Tactical urban planning to the rescue of Montreal’s east end

Thirty six. This is the figure we all remembered when the Regional Metropolitan Transport Authority (ARTM) announced the structuring project for the East (PSE). Thirty-six billion to make up for 36 years of delay in the development of public transit in the east end of Montreal.

The other 36 on which we have not lingered is the opening date of the network if it were launched today: 2036. That is in 13 years. To give you an idea of ​​the time scale, 13 years ago, Gérald Tremblay was still mayor of Montreal. By 2036, we will probably have exceeded 1.5°C of global warming compared to the pre-industrial era. Thirteen years also means a million more cars on the roads of Quebec, including a good part in Greater Montreal.

The East can no longer afford to wait another 13 years for minimally decent transportation. The mobility problems there are current and factual: the East is highly dependent on the solo car, for lack of alternative solutions.

Remember, in 2020, in the space of a few weeks, we succeeded in transforming kilometers of streets in favor of walking and cycling, in order to meet the requirement of physical distancing. Just last year, following the increased complexity of the work on the Louis-Hippolyte-La Fontaine bridge-tunnel, shuttles were put in place between the Radisson metro and the South Shore in the space of a few days.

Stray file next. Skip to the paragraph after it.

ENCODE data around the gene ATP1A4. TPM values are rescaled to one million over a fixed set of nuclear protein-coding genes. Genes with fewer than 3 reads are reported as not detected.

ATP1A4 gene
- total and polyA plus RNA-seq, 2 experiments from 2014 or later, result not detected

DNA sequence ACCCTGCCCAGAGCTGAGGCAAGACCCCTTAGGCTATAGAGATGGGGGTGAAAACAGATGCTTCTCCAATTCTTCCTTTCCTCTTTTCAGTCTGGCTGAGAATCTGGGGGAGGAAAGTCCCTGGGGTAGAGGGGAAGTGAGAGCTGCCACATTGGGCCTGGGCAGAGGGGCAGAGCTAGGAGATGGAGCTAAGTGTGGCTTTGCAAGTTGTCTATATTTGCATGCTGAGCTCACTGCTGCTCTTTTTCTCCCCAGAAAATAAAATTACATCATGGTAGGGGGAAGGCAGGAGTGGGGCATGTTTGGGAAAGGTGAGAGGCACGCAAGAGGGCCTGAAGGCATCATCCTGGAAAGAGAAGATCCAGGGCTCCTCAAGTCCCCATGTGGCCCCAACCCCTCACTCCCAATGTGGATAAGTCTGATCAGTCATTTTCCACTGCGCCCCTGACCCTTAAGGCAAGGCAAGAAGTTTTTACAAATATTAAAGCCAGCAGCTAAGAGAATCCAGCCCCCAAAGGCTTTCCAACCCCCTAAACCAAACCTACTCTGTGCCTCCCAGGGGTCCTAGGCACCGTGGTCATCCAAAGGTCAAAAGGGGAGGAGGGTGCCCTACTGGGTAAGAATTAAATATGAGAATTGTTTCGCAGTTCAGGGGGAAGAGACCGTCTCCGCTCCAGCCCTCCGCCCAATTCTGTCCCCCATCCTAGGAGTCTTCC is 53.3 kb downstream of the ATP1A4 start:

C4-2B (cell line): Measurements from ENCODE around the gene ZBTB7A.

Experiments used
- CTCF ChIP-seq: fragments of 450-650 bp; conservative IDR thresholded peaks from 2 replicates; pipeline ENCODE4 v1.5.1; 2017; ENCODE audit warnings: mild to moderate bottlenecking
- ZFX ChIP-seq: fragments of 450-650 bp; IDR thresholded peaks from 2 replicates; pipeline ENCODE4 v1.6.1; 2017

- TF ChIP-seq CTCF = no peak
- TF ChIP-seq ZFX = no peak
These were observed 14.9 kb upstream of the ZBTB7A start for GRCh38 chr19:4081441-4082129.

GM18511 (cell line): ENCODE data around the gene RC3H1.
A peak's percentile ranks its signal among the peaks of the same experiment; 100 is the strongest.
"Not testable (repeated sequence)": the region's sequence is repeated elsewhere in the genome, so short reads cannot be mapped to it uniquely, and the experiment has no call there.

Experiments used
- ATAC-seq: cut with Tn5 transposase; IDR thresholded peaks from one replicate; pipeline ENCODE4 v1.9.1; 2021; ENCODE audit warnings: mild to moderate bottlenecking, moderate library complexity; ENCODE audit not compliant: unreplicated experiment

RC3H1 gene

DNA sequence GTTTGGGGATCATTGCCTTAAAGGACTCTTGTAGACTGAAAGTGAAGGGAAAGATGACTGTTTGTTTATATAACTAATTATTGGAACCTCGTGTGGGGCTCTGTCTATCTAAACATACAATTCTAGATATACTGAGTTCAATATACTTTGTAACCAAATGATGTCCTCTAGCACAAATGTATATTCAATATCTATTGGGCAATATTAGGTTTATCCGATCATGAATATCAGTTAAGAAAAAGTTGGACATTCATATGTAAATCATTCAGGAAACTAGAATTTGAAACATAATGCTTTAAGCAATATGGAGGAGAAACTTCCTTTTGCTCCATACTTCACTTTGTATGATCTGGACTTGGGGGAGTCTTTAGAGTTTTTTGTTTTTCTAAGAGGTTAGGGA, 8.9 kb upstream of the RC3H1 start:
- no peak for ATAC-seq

And if we did the same shock treatment for the East?

One can easily imagine the rapid implementation of two or three bus lines of the type related to the SRB taking up certain criteria of this mode: dedicated lanes physically separated and at all times from car traffic, priority of traffic lights at all intersections, operation 20 hours a day and, finally, frequency every five minutes during peak hours.

No need to dig and redo the underground infrastructure with billions: the technology exists today to prioritize traffic lights as buses approach. If we cannot afford a physical separation of the removable type, we can imitate New York, which has installed cameras in buses to detect motorists in violation of the reserved lanes. We can start with a circuit all along Sherbrooke Street and another on Lacordaire, which can be set up in less than 12 months.

By creating a few efficient bus lines in this way, we provide, albeit imperfectly, a short-term solution to the mobility problems suffered today, while waiting for heavier infrastructures to be thought out.

This agile approach has the advantage of measuring public transit ridership in the East and quickly correcting the situation if necessary: ​​testing instead of planning too much, trying even if it means failing rather than doing nothing, without investing too much.

It’s time to have ambition for the East. It is time to give hope to the people of the East who have waited long enough. Who will be able to stand out and show leadership in this matter?

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